A new survey released in Frontiers in Public Health suggests that using marijuana as a workout boost is not such a hollow idea as previously thought. The well-timed hit can reverse the monotony of a hard workout so effectively that it has taken a place in some communities which practice endurance sports.
The study, conducted by the University of Colorado’s Angela Bryan, Ph.D., found that 81.7% of 605 survey testees in states where weed was legal reported using marijuana before or after doing exercises. Bryan, a professor of psychology and neuroscience said that the researchers were incredibly surprised that the numbers were so high.
Her study helps in uniting the understandings of weed-related workouts, more specifically why athletes resort to weed when they’re considering a workout. Her results show that people don’t smoke because they think it makes them better at their sport, but they believe that it makes the workout more enjoyable and aids in recovery in the aftermath.
Avery Collins, an endurance runner and a top finisher at one of America’s most difficult ultras said he either ‘smokes a little’ or takes an edible approximately 30 minutes before he begins his training. Although Bryan’s study cannot say whether cannabis affects athletic performance, it does show that most sportspeople use it because it makes their training feel better.
Marijuana is beneficial for sport training
The majority of the people believed that weed affected their enjoyment of the training and their recovery in a strong manner. This conclusion was drawn after analyzing the answers the participants gave to a series of statements about incorporating marijuana in their exercises on a scale of 1 to 7, with the latest number signifying that they ‘strongly agreed’. When asked if they felt that week upgraded their enjoyment and recovery, testees gave mediocre ratings of 5.3 and 5.7, which indicates that they usually agreed that it enhances each workout.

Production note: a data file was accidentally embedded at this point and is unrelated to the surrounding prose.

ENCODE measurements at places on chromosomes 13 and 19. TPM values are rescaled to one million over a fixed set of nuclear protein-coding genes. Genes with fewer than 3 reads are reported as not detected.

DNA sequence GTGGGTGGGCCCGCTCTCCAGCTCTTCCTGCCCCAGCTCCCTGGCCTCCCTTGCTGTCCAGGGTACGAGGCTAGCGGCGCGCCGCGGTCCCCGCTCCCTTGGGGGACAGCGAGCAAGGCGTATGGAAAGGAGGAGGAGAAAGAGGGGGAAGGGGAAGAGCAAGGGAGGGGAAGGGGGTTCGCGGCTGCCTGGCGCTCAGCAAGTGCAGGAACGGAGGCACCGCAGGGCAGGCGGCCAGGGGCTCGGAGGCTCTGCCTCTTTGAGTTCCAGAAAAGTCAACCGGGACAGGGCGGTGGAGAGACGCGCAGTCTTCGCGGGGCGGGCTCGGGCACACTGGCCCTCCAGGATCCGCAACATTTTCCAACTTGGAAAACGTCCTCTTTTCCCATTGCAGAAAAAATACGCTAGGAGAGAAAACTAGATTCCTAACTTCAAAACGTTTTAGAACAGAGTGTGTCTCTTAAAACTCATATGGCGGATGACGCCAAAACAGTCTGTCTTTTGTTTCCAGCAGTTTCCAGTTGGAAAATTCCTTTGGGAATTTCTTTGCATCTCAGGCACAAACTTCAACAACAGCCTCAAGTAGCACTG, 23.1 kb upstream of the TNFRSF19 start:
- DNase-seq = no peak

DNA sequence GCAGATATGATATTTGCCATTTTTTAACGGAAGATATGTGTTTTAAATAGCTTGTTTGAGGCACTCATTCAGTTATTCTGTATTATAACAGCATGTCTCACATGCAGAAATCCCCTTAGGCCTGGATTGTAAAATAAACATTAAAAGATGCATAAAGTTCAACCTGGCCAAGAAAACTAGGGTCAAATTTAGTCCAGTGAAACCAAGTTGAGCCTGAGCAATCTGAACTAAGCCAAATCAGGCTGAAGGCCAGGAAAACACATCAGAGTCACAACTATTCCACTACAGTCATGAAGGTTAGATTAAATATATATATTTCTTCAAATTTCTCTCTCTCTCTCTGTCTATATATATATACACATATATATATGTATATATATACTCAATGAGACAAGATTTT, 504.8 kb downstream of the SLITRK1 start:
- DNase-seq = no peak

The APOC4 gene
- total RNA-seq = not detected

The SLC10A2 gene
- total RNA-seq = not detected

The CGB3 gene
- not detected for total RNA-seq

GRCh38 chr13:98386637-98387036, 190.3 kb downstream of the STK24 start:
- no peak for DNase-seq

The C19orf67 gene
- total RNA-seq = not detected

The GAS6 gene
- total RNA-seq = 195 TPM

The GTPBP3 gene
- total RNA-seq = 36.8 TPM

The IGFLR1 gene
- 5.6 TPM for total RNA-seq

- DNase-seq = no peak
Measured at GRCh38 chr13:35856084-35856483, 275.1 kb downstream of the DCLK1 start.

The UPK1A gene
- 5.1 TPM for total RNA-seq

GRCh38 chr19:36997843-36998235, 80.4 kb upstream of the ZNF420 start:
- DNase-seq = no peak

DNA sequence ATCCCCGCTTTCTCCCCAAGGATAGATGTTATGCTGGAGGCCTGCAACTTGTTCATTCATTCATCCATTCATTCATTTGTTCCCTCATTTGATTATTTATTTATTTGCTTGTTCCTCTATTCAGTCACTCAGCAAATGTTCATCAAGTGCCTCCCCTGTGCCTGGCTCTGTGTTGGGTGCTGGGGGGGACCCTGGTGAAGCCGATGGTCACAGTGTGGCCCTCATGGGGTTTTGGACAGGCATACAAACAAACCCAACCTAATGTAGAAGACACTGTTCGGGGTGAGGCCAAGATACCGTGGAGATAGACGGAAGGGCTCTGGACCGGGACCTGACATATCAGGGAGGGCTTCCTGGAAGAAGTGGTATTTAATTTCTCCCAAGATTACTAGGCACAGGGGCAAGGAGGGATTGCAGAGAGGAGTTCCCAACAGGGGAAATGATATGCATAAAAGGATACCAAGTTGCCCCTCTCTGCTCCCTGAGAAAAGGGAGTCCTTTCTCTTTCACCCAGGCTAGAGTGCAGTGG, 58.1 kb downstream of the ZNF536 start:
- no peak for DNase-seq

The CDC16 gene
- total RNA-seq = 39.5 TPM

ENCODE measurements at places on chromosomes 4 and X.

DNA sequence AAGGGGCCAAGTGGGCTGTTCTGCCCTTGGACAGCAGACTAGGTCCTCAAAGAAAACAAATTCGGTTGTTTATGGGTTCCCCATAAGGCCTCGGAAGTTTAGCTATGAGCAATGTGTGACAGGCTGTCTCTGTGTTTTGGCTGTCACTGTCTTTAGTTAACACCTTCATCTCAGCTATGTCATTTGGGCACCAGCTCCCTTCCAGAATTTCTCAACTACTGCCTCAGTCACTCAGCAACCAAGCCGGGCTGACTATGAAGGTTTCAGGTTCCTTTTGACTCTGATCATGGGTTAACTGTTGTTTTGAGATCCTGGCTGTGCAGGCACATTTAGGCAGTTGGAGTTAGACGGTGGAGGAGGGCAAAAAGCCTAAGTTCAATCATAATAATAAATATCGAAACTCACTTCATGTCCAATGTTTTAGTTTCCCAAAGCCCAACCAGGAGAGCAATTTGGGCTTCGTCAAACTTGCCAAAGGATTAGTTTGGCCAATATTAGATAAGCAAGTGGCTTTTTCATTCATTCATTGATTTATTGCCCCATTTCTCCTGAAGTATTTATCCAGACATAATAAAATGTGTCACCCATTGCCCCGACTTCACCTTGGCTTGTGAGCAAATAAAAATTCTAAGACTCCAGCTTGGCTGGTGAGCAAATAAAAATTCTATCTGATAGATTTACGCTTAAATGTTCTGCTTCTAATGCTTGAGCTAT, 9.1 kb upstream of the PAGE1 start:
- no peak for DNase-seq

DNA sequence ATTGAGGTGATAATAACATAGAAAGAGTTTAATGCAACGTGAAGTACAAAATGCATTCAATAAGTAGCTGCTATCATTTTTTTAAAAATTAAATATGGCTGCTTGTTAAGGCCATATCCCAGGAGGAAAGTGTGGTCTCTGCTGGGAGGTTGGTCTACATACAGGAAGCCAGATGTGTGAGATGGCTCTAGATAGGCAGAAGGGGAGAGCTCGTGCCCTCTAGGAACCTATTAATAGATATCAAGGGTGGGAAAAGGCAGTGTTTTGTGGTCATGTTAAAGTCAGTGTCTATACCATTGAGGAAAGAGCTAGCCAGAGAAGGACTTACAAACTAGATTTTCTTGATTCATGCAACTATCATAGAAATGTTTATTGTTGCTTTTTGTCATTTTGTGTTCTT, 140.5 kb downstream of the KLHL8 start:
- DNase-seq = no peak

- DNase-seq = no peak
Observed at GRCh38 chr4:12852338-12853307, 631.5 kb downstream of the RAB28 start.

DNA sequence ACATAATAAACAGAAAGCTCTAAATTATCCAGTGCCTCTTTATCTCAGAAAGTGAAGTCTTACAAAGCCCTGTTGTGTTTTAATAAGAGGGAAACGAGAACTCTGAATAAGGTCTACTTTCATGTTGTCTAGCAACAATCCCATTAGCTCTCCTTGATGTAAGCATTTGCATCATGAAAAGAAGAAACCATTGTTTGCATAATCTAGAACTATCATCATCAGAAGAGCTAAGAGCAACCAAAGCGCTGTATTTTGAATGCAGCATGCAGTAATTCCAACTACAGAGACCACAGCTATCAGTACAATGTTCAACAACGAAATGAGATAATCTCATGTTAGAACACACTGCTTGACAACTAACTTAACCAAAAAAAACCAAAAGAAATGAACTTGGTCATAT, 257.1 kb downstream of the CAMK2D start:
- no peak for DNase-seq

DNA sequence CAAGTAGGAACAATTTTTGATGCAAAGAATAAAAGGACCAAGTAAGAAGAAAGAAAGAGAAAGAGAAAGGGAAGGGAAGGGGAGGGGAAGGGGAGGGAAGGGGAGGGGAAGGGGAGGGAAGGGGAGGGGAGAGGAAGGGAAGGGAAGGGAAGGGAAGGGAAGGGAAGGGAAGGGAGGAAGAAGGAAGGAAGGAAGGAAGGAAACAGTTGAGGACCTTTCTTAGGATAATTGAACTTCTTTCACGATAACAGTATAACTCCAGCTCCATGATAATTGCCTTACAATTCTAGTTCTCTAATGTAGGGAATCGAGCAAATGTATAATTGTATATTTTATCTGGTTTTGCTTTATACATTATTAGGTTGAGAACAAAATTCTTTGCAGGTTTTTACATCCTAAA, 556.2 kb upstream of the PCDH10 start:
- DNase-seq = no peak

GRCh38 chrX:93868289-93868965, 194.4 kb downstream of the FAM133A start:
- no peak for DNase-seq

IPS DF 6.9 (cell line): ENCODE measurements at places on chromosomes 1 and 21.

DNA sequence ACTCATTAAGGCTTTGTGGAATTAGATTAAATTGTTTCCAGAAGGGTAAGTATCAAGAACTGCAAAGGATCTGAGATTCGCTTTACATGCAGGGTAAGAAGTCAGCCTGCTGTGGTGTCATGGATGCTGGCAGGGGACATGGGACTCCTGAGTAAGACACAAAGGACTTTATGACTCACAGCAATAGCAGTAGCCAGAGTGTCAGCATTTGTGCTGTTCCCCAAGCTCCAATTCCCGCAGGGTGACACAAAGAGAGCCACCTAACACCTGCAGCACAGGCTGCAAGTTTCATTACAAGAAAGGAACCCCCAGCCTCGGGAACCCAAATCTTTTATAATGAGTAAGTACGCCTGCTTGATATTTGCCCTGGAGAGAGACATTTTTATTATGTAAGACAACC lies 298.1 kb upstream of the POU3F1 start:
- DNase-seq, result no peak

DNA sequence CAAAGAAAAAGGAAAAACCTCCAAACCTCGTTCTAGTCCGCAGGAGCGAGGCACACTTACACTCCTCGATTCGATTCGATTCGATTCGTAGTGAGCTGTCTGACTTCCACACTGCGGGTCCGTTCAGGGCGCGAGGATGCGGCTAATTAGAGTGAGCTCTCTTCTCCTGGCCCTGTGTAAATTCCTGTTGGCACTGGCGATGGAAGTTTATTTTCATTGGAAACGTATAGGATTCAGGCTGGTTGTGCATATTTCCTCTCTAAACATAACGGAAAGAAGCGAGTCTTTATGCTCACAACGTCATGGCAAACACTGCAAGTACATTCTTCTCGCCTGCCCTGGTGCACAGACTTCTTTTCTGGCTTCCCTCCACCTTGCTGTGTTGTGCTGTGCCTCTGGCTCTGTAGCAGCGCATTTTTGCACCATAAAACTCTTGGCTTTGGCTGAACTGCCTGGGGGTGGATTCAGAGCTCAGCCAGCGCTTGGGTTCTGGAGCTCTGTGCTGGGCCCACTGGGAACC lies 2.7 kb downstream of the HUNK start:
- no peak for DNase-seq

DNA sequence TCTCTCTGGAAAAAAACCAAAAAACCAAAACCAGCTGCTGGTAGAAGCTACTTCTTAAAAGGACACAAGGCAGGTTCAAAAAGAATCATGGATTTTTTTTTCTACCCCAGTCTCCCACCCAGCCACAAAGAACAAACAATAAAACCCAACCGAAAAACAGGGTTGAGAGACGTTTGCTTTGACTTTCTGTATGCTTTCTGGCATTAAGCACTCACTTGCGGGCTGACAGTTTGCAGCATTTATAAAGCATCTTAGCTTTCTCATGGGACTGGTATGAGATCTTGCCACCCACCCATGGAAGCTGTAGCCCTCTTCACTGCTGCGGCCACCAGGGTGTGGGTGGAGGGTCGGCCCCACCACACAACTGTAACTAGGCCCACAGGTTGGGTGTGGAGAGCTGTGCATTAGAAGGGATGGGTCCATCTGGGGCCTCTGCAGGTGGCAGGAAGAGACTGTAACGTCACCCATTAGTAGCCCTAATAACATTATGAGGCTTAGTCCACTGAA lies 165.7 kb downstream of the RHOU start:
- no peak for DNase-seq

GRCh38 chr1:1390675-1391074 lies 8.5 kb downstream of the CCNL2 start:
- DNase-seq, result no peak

When talking about recovery, there is plenty of research leading to the use of cannabis products for muscles. As a matter of fact, even the World Anti-doping Agency actually allows cannabidiol (CBD) to be used during competitions.
The most important discovery of the research is that increased enjoyment leads to more workout, and in general, people who mixed marijuana and exercise worked out an average of 159.7 minutes per week, which is a lot more than the 103.5 minutes per week attributed to those who didn’t mix the two. Also, the co-users tend to go harder in their exercise, having 30.2 more minutes of anaerobic exercise, the type that is so hard that it makes lactic acid to accumulate in the muscles and causes pain the next day.
Though, in a society where people try hard to meet even the minimum exercise instructions, this early study implies marijuana may be just what it takes to get some people exercising and even helping them enjoy the process.
Dee Mongo is a graduate of UFT. She’s based in Toronto and has written for Maclean’s, Motherboard, the National Post, and the Huffington Post. In her spare time, she plays AC/DC on the ukulele and does psychic readings for B-grade celebrities. Dee is our tech/finance correspondent.